5. Results with Alfvén wave driven at z = 0
In this section a sinusoidal Alfvén wave is driven at the boundary. In order to prevent the x boundaries influencing the solution where the phase mixing occurs, the x axis is lengthened to and the profile of Fig. 1 is shifted so that is at position .
Fig. 8 shows the oblique propagating fast wave generation by phase mixing. The Alfvén wave generated at propagates in the direction of increasing z values and experiences phase mixing. Fig. 8 presents the generation of transversal gradients in the initially plane Alfvén wave. The gradients are confined to the region where the Alfvén speed experience the variation. These gradients are a source term on the right hand side of Eq. (27). The fast waves excited by the source, propagate across the field with the fast magnetosonic speed , also shown by Fig. 8. Initially the fast wave growth rate is high, according to previous theoretical expectations. However, it saturates later during the simulation and the fast wave amplitude exhibits periodic modulations. Only every fourth point in each direction was used to produce Fig. 8 as this gave the clearest images. All structures are resolved in these simulations even though some of this resolution is clearly lost in using only one out of 16 available data points.
Fig. 9 contains the oscillations of the driven Alfvén wave ( and ) along the z axis at , as well as the magnetosonic waves generated by the driven wave (, , and ). The time during the simulation can be read directly from the z axis using the relation where is a constant in the z direction, so that as z increases, the time increases. Note that because the amplitudes of the fast and slow magnetosonic components saturate at such a low amplitude there is only a small leakage of energy from the Alfvén wave component into these modes. Thus and in Fig. 9 appear as constant amplitude oscillations because the decrease in amplitude of these components is too small to be apparent from these plots.
By performing a linear analysis similar to Nakariakov et al. (1995 , 1997) on the MHD Eqs. (1) to (4) using the ground state (5) and (6), it is easy to show that the oscillations in , , and are double the driven frequency . Eqs. (31) and (33) show that the oscillations of and are determined by the behavior of in the linear limit.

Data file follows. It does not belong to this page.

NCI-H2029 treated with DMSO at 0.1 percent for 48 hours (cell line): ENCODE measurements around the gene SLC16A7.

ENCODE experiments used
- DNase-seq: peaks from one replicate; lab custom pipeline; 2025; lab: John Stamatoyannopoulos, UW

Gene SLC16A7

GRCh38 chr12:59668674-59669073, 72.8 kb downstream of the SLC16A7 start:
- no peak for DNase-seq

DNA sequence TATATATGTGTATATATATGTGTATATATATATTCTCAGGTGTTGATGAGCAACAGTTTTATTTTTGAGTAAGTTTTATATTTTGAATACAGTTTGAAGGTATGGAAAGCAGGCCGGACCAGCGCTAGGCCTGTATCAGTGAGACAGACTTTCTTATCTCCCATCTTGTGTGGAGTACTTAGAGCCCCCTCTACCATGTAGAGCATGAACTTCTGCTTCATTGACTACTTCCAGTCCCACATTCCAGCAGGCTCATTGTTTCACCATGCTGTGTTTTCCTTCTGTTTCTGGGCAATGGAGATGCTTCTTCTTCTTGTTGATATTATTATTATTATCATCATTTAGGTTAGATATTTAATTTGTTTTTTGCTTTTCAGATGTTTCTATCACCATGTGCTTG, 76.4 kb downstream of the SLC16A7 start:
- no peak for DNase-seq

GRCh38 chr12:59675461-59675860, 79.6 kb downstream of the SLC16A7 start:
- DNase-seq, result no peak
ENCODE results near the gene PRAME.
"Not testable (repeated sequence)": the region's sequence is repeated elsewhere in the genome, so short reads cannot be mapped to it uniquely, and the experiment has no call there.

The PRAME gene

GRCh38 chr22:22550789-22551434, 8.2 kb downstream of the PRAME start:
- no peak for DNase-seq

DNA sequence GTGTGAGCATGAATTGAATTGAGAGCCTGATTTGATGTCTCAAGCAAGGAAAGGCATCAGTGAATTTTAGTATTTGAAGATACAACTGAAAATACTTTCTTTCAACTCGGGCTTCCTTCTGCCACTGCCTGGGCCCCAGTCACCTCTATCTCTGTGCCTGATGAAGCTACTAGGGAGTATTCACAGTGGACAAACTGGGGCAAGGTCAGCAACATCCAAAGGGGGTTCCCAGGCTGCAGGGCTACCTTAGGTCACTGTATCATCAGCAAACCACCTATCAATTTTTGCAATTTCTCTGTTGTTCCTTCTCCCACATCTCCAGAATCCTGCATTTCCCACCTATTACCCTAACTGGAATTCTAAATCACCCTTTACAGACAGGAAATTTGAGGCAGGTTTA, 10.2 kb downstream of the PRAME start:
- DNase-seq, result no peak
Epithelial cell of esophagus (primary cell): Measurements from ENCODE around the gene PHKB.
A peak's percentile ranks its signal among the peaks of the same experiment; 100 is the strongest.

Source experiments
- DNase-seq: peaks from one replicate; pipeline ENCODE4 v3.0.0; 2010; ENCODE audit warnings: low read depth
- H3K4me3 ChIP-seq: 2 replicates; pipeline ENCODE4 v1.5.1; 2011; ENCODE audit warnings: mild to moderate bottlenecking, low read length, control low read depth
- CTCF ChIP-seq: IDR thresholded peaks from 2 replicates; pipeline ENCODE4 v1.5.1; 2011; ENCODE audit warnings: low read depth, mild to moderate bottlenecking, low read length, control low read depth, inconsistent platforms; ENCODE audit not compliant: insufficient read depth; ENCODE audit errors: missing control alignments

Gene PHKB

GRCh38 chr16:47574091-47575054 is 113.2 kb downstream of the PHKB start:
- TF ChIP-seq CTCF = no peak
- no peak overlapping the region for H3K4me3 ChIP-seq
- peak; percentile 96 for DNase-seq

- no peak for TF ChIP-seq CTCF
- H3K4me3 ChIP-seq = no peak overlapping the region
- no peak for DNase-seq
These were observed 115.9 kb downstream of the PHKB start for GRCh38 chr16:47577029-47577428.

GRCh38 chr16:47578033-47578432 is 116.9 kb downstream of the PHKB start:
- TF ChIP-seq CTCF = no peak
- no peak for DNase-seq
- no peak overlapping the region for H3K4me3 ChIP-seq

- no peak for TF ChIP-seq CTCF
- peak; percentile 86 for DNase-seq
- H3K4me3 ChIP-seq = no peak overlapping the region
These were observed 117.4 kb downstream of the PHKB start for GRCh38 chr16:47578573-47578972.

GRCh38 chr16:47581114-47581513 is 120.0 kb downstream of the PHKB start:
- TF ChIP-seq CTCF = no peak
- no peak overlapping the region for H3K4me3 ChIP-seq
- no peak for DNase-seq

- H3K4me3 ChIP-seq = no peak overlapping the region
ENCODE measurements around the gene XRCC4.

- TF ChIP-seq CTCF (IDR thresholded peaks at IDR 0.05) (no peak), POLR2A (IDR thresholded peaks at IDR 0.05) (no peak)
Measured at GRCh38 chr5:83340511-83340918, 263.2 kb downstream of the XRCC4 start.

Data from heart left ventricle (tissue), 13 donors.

Fig. 9 shows the Alfvén wave ( and ) propagating in the direction of the magnetic field. At the start of the numerical run the driven amplitude is ramped up to 0.001 over 4 wavelengths. The oscillations in show the progress of a sound wave. Up till the oscillations are centered around zero, and in front of the sound wave the oscillations are positive. The interpretation of this phenomenon is trivial: there are two kinds of the longitudinal motions in the system. The first is produced by a slow wave. They are generated by the driver at and propagate to with the sound speed , which gives at . These perturbations are regular acoustic waves with positive and negative motions of the plasma along the field. The second type of the longitudinal perturbations is driven by the Alfvén wave ponderomotive force (see (34)) and are always positive for an Alfvén wave propagating in the positive direction of z. These nonlinearly driven motions propagate with the Alfvén wave speed and exist even when (see Verwichte et al. 1999; Nakariakov et al. 2000 for more detailed discussion). At time the Alfvén wave has traveled to position along the z axis.
The boundary conditions on the velocity components are , and . Zero gradient conditions are used on the magnetic field components. These conditions do not drive a pure Alfvén wave but also generate an acoustic wave component. This driven acoustic wave has an amplitude which is proportional to the square of the Alfvén wave. It should be pointed out that the generation of this acoustic wave is by no means an error in the boundary conditions or in the simulation's validity. Photospheric motions will not be generators of pure Alfvén waves and all that is required of driving conditions is that they are physically realistic. The presence of boundary driven acoustic modes does of course introduce another wave into the full set of coupled MHD equations. However, this mode is a second order effect and will not significantly affect the primary Alfvén wave phase mixing. Furthermore, by looking at the results of Fig. 9 beyond , or the periodic boundary results of Sect. 4, we can see the result of phase mixing without this acoustic mode.
The amplitude of saturates (as shown is Sect. 4) and after saturation it experiences a smooth modulation, the wavelength of which is independent of the driven amplitude. The other parameters that can be changed in the numerical simulation are the frequency of the driven Alfvén wave and the unperturbed density gradient. Fig. 10 shows the dependency of the modulation wavelength on both these parameters. As the driven wavelength is doubled (i.e. is halved) doubles in length. When the characteristic length scale is doubled, i.e. is halved, the wavelength of the modulation increases by 3/2.
This modulation, which is also present in the periodic results shown in Fig. 3, is both unexpected and as yet unexplained. A natural interpretation would be that the nonlinearly generated fast mode is beating with some other boundary driven or generated wave. However, in this 2D geometry with a non-sheared magnetic field, this equilibrium cannot support ideal MHD trapped fast waves if (Roberts 1981) and we see no evidence of the localized structure (in the x direction) that might be expected from a driven quasi-mode (Poedts & Kerner 1991). This leaves no clear candidate to explain this modulation and we must defer its explanation to a later study.
© European Southern Observatory (ESO) 2000
Online publication: December 5, 2000